The she-wolf admitted defeat before she even started. She knew the feeling the swan had spoke of but nothing about shedding her own pelt. So the wolf sulked stonily by the shore until the next full moon, unmoving for any cause, lost in empty thought. On the next full moon the swan once again appeared above the water and glided to her spot on the moon’s reflection. When she called out a greeting and the wolf did not reply she grew worried and crouched down next to the wolf’s atrophied figure.
“Sister-wolf you have given up so easily. Focus on what makes you different.”
With that she once again walked barefoot and feather swathed in to the forest.
The she-wolf resolved to find her dual nature. She peeled the layers of skin and mind away day by day. And each full moon the swan would reappear on the lake and she and the wolf would talk of nothing things or sit in silence by the black waters. Until finally the wolf worked it out. She was different because she was a wanderer, a path seeker. Upon this realization she felt the change inside her and she was standing upright, a feral girl clad in a tough grey wolf pelt. She was elated and couldn’t wait to show the swan on their next meeting. When the full moon finally appeared but the swan did not the she-wolf grew worried and went to hunt for her. Shifting once more to wolf her nose caught the trail of the swan maiden easily through the myriad of trees and other creatures. Something was wrong; distress and blood rang heavy, a pungent cloud over the forest floor. She ran unhindered by the terrain but by time itself. She found the swan dying; blood gushing in slow streams from an arrow through her chest. The wolf cried out in her low voice, the swan turned its graceful neck to her, blood in its gentle eyes. The she-wolf became human and attempted to use her clumsy hands to help but the swan’s fan-like wings stopped her. She shook her small head painfully,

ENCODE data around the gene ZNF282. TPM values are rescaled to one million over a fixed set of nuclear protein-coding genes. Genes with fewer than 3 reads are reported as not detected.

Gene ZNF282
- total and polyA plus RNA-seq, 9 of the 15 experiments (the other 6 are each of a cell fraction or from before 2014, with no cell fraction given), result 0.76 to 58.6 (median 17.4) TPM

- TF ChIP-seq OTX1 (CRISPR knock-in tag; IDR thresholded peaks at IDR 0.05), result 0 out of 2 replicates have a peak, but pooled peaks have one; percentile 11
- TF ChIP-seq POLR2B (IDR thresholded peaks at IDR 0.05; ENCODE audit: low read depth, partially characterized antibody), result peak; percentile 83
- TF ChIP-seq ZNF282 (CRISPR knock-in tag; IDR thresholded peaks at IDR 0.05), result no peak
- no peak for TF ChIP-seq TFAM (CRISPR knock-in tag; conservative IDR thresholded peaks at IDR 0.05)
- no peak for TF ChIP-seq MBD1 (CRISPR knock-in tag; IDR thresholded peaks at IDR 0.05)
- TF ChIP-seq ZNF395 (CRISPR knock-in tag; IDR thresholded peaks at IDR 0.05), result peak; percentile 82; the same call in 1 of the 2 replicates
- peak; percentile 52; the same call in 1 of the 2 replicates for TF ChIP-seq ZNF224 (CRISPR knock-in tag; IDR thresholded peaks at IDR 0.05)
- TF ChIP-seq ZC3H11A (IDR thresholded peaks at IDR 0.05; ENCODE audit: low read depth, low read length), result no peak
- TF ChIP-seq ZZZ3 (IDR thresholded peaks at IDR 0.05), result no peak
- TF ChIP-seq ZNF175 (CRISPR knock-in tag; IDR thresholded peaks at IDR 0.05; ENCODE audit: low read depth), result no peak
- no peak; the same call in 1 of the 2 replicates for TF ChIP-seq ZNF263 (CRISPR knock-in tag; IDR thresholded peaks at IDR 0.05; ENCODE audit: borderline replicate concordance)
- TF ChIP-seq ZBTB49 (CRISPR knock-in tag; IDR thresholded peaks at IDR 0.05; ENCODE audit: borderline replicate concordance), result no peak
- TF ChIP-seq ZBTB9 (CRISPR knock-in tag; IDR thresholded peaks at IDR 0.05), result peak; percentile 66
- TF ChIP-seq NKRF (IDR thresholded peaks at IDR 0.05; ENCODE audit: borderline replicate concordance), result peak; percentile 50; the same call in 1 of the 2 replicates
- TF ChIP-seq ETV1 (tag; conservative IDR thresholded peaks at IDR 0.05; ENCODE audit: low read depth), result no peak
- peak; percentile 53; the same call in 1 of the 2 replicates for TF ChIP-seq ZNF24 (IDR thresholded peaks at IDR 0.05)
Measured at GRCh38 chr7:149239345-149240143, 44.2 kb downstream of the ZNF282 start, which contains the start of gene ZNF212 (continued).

“It is no use sister-wolf. Man fears women and most of all those with more than one face. I have put you in more danger than myself ever faced, if they would shoot through a gentle swan they will scour the word of wolves to destroy you.”
The she-wolf ran her new hands over the body of her lover and shifted to something monstrous, letting out a howl of such agony that it swept like a plague over all who heard it. From that moment she vowed to use her nature to wipe out man, she spawned creatures of man and wolf. Making men to wolves and wolves to men, all called on to kill thoughtlessly every glorious full moon. And as the swan had predicted humans feared and loathed her children and her ancestral brethren, killing both to near extinction. No matter how many fell before her fangs and her curse blessing it was never enough to quell her now vicious soul as that swan and that lake had long ago. And so eventually defeated she gave up her vengeance and walked the earth lonely, ragged, and harmless to this very day.
That seemed to be the end of her story because she stood on creaking bones and made her way in to the forest, an aged crone with a steely mane to match her long gray pelted cloak.